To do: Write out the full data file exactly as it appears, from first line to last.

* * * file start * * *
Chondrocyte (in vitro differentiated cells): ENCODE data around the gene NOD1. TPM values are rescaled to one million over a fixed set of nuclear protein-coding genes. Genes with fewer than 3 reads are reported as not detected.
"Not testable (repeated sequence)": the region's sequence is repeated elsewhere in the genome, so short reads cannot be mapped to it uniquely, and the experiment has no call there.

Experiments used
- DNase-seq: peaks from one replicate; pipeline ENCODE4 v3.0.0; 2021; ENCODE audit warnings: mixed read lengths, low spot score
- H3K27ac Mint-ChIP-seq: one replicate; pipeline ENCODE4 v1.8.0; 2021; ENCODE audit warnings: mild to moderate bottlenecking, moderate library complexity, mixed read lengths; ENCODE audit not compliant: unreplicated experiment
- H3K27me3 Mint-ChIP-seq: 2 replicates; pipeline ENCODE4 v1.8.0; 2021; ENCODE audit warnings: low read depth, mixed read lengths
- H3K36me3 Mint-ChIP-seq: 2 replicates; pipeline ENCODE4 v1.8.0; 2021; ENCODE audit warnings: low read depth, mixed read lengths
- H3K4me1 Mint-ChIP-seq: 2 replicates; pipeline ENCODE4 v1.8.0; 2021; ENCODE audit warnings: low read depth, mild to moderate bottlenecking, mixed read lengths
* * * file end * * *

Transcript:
Chondrocyte (in vitro differentiated cells): ENCODE data around the gene NOD1. TPM values are rescaled to one million over a fixed set of nuclear protein-coding genes. Genes with fewer than 3 reads are reported as not detected.
"Not testable (repeated sequence)": the region's sequence is repeated elsewhere in the genome, so short reads cannot be mapped to it uniquely, and the experiment has no call there.

Experiments used
- DNase-seq: peaks from one replicate; pipeline ENCODE4 v3.0.0; 2021; ENCODE audit warnings: mixed read lengths, low spot score
- H3K27ac Mint-ChIP-seq: one replicate; pipeline ENCODE4 v1.8.0; 2021; ENCODE audit warnings: mild to moderate bottlenecking, moderate library complexity, mixed read lengths; ENCODE audit not compliant: unreplicated experiment
- H3K27me3 Mint-ChIP-seq: 2 replicates; pipeline ENCODE4 v1.8.0; 2021; ENCODE audit warnings: low read depth, mixed read lengths
- H3K36me3 Mint-ChIP-seq: 2 replicates; pipeline ENCODE4 v1.8.0; 2021; ENCODE audit warnings: low read depth, mixed read lengths
- H3K4me1 Mint-ChIP-seq: 2 replicates; pipeline ENCODE4 v1.8.0; 2021; ENCODE audit warnings: low read depth, mild to moderate bottlenecking, mixed read lengths